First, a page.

This article is cross posted at the Technology & Learning Advisor blog.
A whole lot of attention has been placed on the vast array of tablet devices that are on the market right now and their potential for changing the way we teach and learn. Obviously with the release of the iPad 2 the discussion has ramped up a bit. It seems to me that the talk about how the iPad 2, and other tablets, are going to "revolutionize" education, and how they are going to replace the computers and paper texts that we are using, is a bit premature. Although I agree that the mobile computing platform is where we need to head, I still think that there is a whole lot of work that needs to be done.
Many people are talking about how the combination of apps and e-textbooks are "the way to go." There are so many great apps out there, and trying to cull your way through them can be cumbersome. Sure, there are ways to find the best ones but there are a lot that aren't viable either. I think that we are still at the beginning of the true impact of small applications that can be easily downloaded and are inexpensive and useful for the educational technology market.
The same goes for the way we are approaching e-texts. There is a big difference between and e-book and an e-textbook. An e-reader device or app works just fine for e-books because they are designed to be primarily flat text that is consumed in a linear fashion without any real interactivity. Just think about when someone is using a traditional book for study, not pleasure, they are going to interact with it in a variety of ways. They will want to do what one would do with a paper text whether it be to annotate, highlight, or "dog ear" a page. What I think we need to see are the designers of the devices, as well as the texts, look more towards interactive, dynamic and flexible content that will allow user to customize their experience. The devices also need to be able to manipulate and create content in order to enhance any lesson that they are used for in the classroom.
I am not sure that they really have their act together yet on this because everyone is so busy just trying to get a product to market that they are trying to be all things to all people. Manufacturers, software designers and publishers need to get together and come up with a model that will make a tablet and digital text something that is more than just a tool for consumption.
The tablet creators are producing for a wide-ranging audience, not just educators, and I think that is where the challenges begin. A tablet that will revolutionize the way we teach and learn has yet to be produced because that device needs to be geared towards education as well. The iPad, which I am an owner of, as well as other Apple products, is truly a great innovation with a whole host of worthwhile educational apps. But, when I stopped and thought about it a bit, I have had a device similar, yet not as small, for a couple of years now and that is my tablet PC. Yes, it is a lot thicker and, a bit heavier, but not all that bad. I have a touch screen, stylus and a keyboard. Most importantly, I can produce content in a very efficient manner. It also costs about five times more than the iPad. Big downfall!!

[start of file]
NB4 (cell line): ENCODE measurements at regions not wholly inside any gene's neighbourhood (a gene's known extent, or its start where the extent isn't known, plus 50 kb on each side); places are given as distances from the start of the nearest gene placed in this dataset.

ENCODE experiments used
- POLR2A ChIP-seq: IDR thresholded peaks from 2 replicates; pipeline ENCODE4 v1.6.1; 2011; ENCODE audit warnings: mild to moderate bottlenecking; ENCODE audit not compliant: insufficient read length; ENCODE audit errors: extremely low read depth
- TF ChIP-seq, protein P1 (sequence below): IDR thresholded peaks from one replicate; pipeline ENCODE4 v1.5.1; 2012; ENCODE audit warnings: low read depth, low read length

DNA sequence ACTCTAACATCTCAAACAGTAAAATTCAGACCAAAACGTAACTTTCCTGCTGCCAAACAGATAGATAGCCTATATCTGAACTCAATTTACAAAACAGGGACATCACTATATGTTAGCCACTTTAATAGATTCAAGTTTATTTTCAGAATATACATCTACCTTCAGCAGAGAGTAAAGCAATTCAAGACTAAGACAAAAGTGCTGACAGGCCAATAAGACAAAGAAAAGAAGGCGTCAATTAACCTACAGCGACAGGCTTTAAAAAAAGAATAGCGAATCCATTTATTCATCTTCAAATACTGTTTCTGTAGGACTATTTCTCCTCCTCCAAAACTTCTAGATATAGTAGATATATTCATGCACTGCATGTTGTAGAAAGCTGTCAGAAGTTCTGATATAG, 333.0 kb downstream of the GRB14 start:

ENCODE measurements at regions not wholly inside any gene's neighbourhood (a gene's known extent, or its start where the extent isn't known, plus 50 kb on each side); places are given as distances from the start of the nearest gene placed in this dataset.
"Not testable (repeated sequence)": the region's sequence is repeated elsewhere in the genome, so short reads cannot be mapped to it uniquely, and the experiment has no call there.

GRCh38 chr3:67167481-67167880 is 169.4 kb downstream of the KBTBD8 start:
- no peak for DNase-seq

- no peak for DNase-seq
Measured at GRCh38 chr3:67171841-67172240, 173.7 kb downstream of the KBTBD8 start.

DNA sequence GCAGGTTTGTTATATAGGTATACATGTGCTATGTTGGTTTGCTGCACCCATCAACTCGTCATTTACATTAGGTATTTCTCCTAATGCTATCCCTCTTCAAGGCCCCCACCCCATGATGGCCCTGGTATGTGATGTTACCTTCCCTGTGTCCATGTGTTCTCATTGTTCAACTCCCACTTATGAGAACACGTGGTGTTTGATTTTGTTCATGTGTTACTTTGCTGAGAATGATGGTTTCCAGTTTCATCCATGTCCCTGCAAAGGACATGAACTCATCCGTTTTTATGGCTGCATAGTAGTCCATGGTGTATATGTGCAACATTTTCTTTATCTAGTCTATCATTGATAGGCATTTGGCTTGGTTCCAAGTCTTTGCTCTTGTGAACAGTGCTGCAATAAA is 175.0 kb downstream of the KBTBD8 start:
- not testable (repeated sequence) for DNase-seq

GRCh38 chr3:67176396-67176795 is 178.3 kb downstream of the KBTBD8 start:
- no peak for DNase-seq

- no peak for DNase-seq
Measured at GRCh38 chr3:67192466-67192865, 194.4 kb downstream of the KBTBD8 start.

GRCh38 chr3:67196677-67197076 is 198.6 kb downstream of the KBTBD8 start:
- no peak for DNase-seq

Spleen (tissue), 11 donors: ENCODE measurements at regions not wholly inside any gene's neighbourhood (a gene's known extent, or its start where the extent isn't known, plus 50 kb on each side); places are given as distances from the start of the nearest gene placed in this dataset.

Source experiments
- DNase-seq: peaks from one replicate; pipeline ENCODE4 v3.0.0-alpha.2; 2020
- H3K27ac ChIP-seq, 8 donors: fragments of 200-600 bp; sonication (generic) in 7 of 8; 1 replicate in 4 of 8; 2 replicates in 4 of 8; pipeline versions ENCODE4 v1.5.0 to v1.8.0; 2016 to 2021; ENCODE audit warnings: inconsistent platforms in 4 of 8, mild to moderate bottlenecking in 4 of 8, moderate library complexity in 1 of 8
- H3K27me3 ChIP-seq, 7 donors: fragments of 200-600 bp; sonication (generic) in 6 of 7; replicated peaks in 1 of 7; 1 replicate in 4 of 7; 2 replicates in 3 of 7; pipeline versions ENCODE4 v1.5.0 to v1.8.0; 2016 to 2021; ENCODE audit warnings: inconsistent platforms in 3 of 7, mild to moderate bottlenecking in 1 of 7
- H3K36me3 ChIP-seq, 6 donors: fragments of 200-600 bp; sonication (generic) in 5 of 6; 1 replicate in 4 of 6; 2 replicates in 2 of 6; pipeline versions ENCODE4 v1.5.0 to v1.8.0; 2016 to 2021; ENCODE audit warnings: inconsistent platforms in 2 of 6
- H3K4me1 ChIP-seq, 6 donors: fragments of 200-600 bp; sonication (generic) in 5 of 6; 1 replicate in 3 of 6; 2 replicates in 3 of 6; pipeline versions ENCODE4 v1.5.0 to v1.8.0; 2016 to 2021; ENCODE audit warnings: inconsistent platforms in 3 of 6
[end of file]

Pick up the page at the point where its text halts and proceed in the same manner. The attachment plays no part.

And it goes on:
So, we are still waiting for that fabled device that bridges that gap between a full-blown laptop and a powerful tablet that is affordable and capable of content creation, consumption and expandability. Now, don't get me wrong we are getting there and there are a few real players out there that are worth a look. One that I think is on the right track is the Kno Tablet.
The creators of the Kno have put together two models of the device, a single slate or a double that opens like a book. It has a built-in e-reader, notebook and browser. It allows the user to interact with their texts in a way that the others don't. They have also teamed with textbook companies to deliver e-textbooks that allow users to read, write and research all in one place. Users can write notes and highlight with their fingers or a stylus. You have the ability to keep multiple notebooks as well which makes it more of an "all-in-one," device. They are also offering a Software Development Kit (SDK) and recruiting developers for an app store to build upon its features. For now, it is marketed to higher education with the idea that e-textbooks are cheaper and that it will pay for itself in the savings they offer.
Check out this video to see its features in action -
In my opinion, and I want to hear yours, the concept of the Kno is good, but it is still a device that is primarily for content consumption and notation. Sadly, the producers of the Kno have halted production and there is a lot of speculation as to why. Some have speculated that the company is going to concentrate on developing their software and will team up with a better known hardware manufacturer for more market exposure. So, the future of the device is yet to be determined.
While we wait for that one device to come along that satisfies all of our educational technology needs it sure is fun to watch and see what innovations will take place. Early adopters need to give feedback to these companies and in turn they really need to reach out to consumers, educators and students. These conversations will continue to drive the innovations and really solidify the tablet's place in the educational market.
So, my question to you is this: "What features do you want to see in a tablet that could "revolutionize" education?